As always, listening and writing help. And actually sitting down and making things helps, too. In the midst of donating, selling, giving stuff away, it’s even more important than ever to honor my creative spirit. That’s easy to forget while working on the ever-growing to-do list.

As always, someone speaks magic words. And for a brief moment, there is clarity. Clarity that gets me through another day.

Last week, I complained to a friend that she and a very few people were helping me a lot, more than I felt comfortable with. While other people were doing very little, if anything at all. It felt out of whack, unbalanced. “But it’s your turn!” she said. I still didn’t get it, so she explained. When we reach out and help others, whether it’s helping them move, helping them with information they need, helping them by simply listening, we will “get it back”. But not necessarily from that person.

“Your good energy goes out into the universe,” she said. “And when you need that energy–when it’s your turn–it comes back. But it usually comes back through other people, not the people you feel ‘owe’ you.”

Well. That just shut me right up. I had to stop and think about it. It made so much sense. I am getting everything I need right now. And it’s coming from all over the map of my friendships, some from very old places and much from very new places.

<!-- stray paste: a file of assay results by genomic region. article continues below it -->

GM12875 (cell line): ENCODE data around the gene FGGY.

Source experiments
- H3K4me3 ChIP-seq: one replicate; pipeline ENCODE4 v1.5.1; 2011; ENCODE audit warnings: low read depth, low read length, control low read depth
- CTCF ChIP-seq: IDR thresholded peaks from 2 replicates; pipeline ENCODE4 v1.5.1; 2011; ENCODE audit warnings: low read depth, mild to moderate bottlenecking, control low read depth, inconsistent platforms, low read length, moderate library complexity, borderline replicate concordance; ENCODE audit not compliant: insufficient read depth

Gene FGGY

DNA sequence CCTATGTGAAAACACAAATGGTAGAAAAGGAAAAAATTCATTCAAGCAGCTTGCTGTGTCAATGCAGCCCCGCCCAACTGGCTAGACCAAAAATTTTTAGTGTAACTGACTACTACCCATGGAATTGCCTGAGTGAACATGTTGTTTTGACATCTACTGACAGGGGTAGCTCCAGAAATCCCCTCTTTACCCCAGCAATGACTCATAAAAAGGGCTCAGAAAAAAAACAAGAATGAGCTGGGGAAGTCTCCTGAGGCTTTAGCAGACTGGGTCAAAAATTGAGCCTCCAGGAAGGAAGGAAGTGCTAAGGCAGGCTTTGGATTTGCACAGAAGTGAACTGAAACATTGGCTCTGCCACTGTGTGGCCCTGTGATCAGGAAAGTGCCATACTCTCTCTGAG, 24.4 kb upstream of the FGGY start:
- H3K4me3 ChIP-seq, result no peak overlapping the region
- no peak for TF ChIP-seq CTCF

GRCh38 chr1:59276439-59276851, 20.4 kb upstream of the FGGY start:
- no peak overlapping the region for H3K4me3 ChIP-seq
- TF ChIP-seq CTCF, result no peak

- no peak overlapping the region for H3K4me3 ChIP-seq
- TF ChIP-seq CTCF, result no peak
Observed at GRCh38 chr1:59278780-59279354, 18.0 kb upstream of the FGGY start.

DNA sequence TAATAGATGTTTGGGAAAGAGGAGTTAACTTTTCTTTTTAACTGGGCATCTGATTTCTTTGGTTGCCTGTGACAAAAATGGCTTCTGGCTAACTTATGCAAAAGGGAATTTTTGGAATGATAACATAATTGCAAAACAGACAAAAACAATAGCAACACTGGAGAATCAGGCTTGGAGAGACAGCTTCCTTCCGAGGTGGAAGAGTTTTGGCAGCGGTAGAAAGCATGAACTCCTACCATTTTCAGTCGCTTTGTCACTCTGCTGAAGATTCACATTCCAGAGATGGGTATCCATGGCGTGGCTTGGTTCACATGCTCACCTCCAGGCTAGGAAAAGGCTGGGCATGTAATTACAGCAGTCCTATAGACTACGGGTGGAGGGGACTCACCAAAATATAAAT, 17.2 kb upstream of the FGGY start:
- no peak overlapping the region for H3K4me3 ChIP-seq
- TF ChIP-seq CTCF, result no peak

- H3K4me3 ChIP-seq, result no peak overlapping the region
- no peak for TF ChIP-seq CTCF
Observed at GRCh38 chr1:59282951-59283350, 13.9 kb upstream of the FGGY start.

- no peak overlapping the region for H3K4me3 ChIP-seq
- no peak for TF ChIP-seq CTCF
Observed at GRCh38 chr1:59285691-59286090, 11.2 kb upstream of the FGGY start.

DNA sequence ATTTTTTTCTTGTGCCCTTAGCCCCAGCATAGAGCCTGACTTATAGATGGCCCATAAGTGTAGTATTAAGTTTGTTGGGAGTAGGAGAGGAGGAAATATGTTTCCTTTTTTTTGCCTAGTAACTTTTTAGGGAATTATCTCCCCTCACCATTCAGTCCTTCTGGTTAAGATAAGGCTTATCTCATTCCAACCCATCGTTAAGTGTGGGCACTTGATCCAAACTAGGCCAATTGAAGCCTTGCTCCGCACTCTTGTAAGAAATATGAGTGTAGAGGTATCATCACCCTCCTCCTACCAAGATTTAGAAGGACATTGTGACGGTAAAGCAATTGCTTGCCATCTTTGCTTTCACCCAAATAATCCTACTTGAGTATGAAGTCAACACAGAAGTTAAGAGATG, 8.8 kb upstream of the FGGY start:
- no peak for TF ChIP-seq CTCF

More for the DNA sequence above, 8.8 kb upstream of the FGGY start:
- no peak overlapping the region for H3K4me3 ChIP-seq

It also gave me an insight into letting go of resentment. Friends are not a balance sheet, where I tally up what was given and what I’m owed, and vice versa. Do the truly good work you can do. Put it out there. Trust that it will come back when you really need it. In fact, as I look back, that is exactly how we’ve been helped through excruciating circumstances the last few years. (Probably forever!) Chance meetings, acquaintances, total strangers often gave us exactly what we needed, to help us take the next step. Almost every day, a miracle occurred. It still astonishes me. And now I can relax, and see them right here under my nose. (Thank you, Roma!)